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This lessons learned paper highlights the process of engaging faculty and staff in a college-wide initiative to integrate anti-racism and equity training. The motivation for this initiative was to strengthen cultural competence and build an inclusive community for all members within the College of Engineering. We hoped to do this by working together to become allies for one another, understanding our individual and unique life experiences and backstories, and establishing practices to create an even more respectful, energized, and dynamic academic environment. To better understand how to pursue ways for all of us to continue to progress together, several subcommittees collected information about developing and implementing a program that would be substantive, impactful, and offer a variety of options for learning. Emphasis was on the creation of a space for everyone to provide options to share, speak, and listen with humility, and to build knowledge and understanding together in a profound way. Some unique aspects of the process included the use of the “socially engaged design process” [1] as a foundational framework for designing the initiative as well as the intentional practice of inclusion as we aimed to implement diversity, equity, and inclusion. Valuing diversity of thought, experience, and backgrounds was central to the process. The acts of practicing and modeling were critical components, especially in an educational setting. Thoughtful intention was put into the effort from language used by the Dean in the charge to the committees, to the composition of committee membership, to community engagement, and through communication with stakeholders. This lessons learned paper will emphasize the important factors needed to map an effort of anti-racism education programming to the socially engaged design process, which includes the stages of explore, define, ideate, develop, and realize. The data collected during the process will not be included in the scope of the paper; instead, the paper will highlight the practices faculty developers implemented in order to share lessons learned and the integration of the design process for organizational change around diversity, equity, and inclusion during the “Year of Impact on Racial Equity.” The explore phase, which included asking questions and gathering information was exhibited in the DEI Community Team process through constituent surveys (faculty and staff), small group discussions (including one on one discussions with faculty and the creative conversation mechanism for staff), and mini-retreats/town halls for both faculty and staff separately. The define phase included collecting information and adding context as the data converged. Looking for patterns, recognizing constraints, and determining a way forward were all keys to this phase that were emulated by the DEI Community Teams. The ideate phase allowed for the deeper understanding of what was learned from the constituent input. The committee members used the themes generated from the main learnings and created proposed possibilities for program implementation. In the develop phase, the steering committee and the faculty curriculum committee combined efforts to refine the ideas based on the feedback and on data, informing the future iterations. The realize phase was on-going and as an organization we launched an Equity Centered Engineering campaign where we focused on people-first. The efforts of each of the DEI Community Teams were integral to the framework of the vision of the Equity Centered Engineering college. This paper will focus on key ways to engage faculty and staff along the process, question assumptions, broaden participation through smaller engagement opportunities, and integrate programs with existing faculty development structures. The preferred presentation format is a lightning talk.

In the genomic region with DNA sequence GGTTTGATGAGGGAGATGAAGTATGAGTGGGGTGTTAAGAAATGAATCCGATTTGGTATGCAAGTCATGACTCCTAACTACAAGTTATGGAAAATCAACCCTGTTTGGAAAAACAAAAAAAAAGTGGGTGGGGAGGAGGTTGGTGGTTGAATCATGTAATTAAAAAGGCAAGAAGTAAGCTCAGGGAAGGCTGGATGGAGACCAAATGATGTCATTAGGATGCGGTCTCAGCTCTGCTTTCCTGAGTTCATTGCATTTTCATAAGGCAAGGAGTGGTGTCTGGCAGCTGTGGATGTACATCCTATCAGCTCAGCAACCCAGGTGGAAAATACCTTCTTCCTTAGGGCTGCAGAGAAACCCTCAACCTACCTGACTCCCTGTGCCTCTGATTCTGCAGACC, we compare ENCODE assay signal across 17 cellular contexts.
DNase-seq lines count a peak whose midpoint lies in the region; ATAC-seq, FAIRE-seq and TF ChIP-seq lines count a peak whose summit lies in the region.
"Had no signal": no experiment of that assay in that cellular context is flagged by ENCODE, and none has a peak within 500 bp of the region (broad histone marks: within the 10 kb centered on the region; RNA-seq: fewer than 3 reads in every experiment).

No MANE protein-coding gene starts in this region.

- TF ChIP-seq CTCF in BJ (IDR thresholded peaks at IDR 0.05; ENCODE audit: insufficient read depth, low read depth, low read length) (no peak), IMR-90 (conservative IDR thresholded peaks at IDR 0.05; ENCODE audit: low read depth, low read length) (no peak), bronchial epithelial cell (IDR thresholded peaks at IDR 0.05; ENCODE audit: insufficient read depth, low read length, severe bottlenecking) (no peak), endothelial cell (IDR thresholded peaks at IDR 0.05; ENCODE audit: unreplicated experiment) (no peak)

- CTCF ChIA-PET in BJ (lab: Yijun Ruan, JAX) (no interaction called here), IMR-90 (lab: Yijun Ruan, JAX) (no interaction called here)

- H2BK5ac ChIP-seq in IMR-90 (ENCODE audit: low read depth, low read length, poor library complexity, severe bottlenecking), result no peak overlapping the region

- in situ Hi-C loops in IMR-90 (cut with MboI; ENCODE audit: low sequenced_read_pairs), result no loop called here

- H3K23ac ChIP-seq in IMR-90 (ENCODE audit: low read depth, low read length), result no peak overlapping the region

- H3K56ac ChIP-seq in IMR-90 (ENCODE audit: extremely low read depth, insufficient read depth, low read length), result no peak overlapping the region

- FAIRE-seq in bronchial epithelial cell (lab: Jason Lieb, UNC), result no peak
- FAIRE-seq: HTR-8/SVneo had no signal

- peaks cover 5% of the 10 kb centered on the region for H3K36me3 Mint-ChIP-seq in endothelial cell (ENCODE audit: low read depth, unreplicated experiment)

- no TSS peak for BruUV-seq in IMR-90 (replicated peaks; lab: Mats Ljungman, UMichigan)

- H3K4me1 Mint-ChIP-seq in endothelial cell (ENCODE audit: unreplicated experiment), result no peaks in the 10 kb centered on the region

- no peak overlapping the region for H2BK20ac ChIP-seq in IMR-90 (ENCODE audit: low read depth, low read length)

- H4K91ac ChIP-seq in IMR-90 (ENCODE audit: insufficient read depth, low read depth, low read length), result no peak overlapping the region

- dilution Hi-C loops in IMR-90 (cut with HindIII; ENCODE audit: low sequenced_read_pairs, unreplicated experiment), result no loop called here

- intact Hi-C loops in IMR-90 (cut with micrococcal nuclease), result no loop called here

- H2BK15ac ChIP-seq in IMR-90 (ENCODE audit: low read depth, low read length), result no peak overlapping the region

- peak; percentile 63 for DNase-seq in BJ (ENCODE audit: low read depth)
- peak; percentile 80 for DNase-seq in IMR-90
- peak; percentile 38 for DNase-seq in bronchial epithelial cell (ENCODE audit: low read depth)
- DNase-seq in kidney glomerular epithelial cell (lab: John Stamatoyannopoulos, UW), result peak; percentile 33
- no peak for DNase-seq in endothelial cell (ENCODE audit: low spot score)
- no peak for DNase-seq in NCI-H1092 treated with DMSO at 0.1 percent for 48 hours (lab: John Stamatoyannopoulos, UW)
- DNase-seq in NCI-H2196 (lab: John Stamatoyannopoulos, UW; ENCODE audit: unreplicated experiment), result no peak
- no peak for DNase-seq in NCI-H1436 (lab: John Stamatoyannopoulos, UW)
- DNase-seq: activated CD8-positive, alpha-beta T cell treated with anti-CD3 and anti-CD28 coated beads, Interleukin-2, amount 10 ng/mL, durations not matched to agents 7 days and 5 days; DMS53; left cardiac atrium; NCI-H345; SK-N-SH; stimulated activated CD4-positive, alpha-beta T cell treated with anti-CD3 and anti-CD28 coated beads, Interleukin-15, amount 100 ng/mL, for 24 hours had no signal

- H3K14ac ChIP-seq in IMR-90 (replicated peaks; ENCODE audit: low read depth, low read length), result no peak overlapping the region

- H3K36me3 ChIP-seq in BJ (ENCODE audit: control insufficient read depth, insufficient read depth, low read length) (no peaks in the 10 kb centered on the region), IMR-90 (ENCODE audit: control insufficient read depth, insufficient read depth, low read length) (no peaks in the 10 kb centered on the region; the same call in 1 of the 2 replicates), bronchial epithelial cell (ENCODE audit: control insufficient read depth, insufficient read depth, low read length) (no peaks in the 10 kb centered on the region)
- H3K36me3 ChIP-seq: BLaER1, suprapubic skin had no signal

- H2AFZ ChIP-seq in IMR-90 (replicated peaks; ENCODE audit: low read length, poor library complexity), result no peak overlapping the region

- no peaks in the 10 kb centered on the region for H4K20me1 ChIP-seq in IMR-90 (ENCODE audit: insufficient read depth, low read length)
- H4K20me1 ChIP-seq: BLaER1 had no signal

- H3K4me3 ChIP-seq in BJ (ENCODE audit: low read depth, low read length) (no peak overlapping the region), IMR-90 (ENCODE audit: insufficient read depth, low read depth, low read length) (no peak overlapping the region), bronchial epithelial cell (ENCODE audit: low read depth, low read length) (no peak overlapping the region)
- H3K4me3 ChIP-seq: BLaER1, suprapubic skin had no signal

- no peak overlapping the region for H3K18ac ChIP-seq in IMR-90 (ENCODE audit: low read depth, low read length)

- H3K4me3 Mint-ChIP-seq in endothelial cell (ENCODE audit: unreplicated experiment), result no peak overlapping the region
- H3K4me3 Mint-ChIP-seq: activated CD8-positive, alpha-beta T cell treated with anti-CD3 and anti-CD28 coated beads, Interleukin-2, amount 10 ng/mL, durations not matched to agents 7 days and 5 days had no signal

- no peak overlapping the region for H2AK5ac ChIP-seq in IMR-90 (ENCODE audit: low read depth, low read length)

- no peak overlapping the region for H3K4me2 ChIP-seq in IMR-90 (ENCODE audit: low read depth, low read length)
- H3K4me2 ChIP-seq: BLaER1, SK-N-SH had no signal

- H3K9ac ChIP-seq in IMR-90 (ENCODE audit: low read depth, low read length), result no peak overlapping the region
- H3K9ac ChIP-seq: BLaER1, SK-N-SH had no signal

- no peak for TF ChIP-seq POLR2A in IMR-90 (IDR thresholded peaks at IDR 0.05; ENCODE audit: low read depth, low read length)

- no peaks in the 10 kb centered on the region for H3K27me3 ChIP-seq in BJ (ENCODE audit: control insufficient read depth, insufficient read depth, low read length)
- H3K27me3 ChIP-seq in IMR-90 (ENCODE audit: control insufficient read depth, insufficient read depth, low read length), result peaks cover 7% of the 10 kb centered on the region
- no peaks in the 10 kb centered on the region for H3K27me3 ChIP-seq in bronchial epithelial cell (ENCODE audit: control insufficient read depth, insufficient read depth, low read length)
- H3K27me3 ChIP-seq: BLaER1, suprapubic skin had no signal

References: [1], ‘Center for Socially Engaged Design Socially Engaged Design Process Model’, 2020. [Online]. Available at:, [Accessed: 27 – Sept – 2021]

Sherick, H., & Khan, P., & Pinder-Grover, T., & Covington, D. (2022, August), People-First Engineering: A College-wide effort to shift the culture by using the socially engaged design process Paper presented at 2022 ASEE Annual Conference & Exposition, Minneapolis, MN. 10.18260/1-2--41290